Solving the Difficult Integral ##\int_0^{\infty} x^{n+1} e^{-x} \sin(ax) dx##

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In summary, to approach the integral ##\int_0^{\infty} x^{n+1} e^{-x} \sin(ax) dx##, we can use the identity ##\sin(ax) = \frac1{2i}(e^{iax} - e^{-iax})## and express it as a sum of integrals of the form ##I_n(c) = \int_0^\infty x^n e^{cx}\,dx## for complex ##c## with ##\operatorname{Re}(c) < 0##. Then, using integration by parts and simplifying, we can obtain a final expression for the integral. Alternatively, we can use the identity ##\sin(ax
  • #1
ergospherical
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Anyone have some ideas to approach the integral ##\int_0^{\infty} x^{n+1} e^{-x} \sin(ax) dx##?
 
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  • #3
ergospherical said:
Anyone have some ideas to approach the integral ##\int_0^{\infty} x^{n+1} e^{-x} \sin(ax) dx##?

Using [tex]\sin ax = \frac1{2i}(e^{iax} - e^{-iax})[/tex] we express the integral as a sum of integrals of the form [tex]I_n(c) = \int_0^\infty x^n e^{cx}\,dx[/tex] for complex [itex]c[/itex] with [itex]\operatorname{Re}(c) < 0[/itex]. Then integrating by parts for [itex]n > 0[/itex] we obtain [tex]
\begin{split}
I_n(c) &= \left[\frac 1c x^ne^{cx}\right]_0^\infty - \frac{n}{c}I_{n-1}(c) \\
&= -\frac nc I_{n-1}(c)
\end{split}[/tex] and thus [tex]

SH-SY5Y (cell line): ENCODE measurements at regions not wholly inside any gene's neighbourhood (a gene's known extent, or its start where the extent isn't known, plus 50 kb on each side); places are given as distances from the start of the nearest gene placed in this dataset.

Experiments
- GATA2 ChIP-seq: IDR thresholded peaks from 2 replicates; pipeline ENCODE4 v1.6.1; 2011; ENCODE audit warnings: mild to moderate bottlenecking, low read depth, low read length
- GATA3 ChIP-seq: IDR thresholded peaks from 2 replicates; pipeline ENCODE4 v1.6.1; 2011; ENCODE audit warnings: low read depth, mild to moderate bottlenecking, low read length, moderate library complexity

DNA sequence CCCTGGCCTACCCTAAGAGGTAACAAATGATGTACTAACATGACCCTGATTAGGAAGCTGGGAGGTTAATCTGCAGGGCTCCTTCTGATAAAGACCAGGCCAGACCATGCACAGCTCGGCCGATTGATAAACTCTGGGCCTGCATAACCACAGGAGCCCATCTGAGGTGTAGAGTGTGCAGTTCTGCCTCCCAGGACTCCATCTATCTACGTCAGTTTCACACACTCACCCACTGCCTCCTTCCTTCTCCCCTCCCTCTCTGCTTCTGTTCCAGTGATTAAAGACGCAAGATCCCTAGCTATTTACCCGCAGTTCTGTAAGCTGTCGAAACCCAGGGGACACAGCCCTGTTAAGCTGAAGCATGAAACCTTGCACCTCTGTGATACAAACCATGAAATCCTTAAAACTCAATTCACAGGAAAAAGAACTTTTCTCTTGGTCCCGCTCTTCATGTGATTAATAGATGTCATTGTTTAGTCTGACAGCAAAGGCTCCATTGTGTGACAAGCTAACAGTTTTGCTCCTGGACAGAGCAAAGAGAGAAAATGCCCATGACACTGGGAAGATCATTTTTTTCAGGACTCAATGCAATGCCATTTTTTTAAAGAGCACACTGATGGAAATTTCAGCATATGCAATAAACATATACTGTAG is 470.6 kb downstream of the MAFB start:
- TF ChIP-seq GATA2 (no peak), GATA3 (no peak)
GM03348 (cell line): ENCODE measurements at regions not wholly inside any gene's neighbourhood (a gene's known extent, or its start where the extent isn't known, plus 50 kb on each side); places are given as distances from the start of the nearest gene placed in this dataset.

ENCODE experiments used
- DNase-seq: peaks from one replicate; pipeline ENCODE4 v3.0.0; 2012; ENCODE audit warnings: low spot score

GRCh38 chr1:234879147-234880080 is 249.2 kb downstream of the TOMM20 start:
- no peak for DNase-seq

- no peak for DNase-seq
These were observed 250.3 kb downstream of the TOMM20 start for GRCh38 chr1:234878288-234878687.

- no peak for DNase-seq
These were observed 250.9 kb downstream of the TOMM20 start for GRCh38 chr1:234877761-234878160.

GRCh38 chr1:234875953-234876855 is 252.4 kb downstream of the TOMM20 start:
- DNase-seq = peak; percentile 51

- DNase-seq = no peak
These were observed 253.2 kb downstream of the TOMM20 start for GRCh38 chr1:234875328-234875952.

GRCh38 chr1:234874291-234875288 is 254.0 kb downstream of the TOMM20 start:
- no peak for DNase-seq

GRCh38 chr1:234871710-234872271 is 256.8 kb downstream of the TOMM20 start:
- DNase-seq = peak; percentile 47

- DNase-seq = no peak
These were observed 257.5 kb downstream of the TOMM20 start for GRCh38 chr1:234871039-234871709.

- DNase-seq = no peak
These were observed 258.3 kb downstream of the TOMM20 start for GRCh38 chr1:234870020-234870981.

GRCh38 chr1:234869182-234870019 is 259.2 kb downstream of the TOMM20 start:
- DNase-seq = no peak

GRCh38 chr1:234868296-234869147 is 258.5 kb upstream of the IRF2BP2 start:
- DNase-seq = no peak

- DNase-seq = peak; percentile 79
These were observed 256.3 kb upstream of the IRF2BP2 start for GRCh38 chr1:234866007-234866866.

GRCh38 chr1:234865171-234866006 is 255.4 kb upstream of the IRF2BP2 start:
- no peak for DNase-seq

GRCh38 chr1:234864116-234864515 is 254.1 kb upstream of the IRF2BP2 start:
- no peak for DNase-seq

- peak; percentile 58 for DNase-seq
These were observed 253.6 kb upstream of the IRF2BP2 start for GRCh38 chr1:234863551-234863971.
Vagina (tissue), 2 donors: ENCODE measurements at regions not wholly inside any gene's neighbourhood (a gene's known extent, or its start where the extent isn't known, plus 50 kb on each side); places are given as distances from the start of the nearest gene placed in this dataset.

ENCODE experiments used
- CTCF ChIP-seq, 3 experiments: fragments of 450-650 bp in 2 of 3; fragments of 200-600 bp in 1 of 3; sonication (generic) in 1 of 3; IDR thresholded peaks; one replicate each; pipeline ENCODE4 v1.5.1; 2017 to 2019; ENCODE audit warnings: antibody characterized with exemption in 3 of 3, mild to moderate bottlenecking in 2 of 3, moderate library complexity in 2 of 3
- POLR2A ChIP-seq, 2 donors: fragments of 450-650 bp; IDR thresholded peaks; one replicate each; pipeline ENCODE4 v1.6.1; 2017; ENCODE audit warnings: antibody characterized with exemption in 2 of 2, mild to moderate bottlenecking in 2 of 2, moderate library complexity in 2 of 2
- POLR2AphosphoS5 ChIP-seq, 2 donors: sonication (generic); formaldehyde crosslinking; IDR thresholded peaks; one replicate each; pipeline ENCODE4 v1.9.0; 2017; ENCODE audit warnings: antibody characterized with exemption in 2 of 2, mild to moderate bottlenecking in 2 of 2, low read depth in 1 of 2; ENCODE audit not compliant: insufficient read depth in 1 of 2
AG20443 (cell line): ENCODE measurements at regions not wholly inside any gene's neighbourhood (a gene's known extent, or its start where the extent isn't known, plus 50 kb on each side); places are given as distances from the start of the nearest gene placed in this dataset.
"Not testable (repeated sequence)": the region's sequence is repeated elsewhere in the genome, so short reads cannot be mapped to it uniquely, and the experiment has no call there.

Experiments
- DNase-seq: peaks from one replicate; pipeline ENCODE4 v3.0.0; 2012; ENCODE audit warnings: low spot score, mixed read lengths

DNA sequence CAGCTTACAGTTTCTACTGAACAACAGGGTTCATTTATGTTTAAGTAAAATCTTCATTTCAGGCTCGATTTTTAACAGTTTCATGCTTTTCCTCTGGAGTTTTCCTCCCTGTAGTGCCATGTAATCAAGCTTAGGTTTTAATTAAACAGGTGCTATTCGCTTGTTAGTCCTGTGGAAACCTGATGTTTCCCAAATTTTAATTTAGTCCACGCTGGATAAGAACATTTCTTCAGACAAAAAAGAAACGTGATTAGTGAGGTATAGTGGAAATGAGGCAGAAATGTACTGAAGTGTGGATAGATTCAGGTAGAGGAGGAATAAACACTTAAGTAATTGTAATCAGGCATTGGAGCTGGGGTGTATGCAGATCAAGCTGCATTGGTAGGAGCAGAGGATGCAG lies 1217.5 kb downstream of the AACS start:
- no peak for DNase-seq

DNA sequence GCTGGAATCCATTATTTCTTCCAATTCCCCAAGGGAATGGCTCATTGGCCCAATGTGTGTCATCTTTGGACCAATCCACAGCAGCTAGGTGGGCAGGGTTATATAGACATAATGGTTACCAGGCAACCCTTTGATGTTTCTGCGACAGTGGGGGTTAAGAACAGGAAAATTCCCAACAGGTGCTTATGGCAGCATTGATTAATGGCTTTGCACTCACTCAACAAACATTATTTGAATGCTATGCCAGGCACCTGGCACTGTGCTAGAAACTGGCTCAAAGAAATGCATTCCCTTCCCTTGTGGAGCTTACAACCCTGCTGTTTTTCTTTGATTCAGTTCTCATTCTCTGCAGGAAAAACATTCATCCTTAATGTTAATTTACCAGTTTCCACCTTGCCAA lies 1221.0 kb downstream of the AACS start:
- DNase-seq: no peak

I_n(c) = (-1)^n\frac{n!}{c^n}I_0(c).[/tex] Then [tex]
\begin{split}
\int_)^\infty x^{n+1}e^{-x} \sin ax\,dx &=
\frac {I_{n+1}(-1+ai) - I_{n+1}(-1-ai)}{2i} \\
&= \frac{(-1)^{n+1}(n+1)!}{2i}\left(\frac{I_0(-1+ai)}{(-1+ai)^{n+1}} - \frac{I_0(-1-ai)}{(-1-ai)^{n+1}}\right).\end{split}[/tex]
 
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  • #4
To add to pasmith's idea:

Or, slightly more simply, use ##sin(ax) = Im[ e^{iax}]##.

Then
##\displaystyle \int_0^{\infty} x^{n+1} e^{-x} \, sin(ax) \, dx = Im \left [ \int_0^{\infty} x^{n+1} e^{-x + iax} \, dx \right ]##

-Dan
 
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  • #5
topsquark said:
Or, slightly more simply, use ##sin(ax) = Im[ e^{ia}]##.
Or perhaps ##sin(ax) = Im[ e^{iax}]##?
 
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  • #6
renormalize said:
Or perhaps ##sin(ax) = Im[ e^{iax}]##?
Thanks for the catch!

-Dan
 
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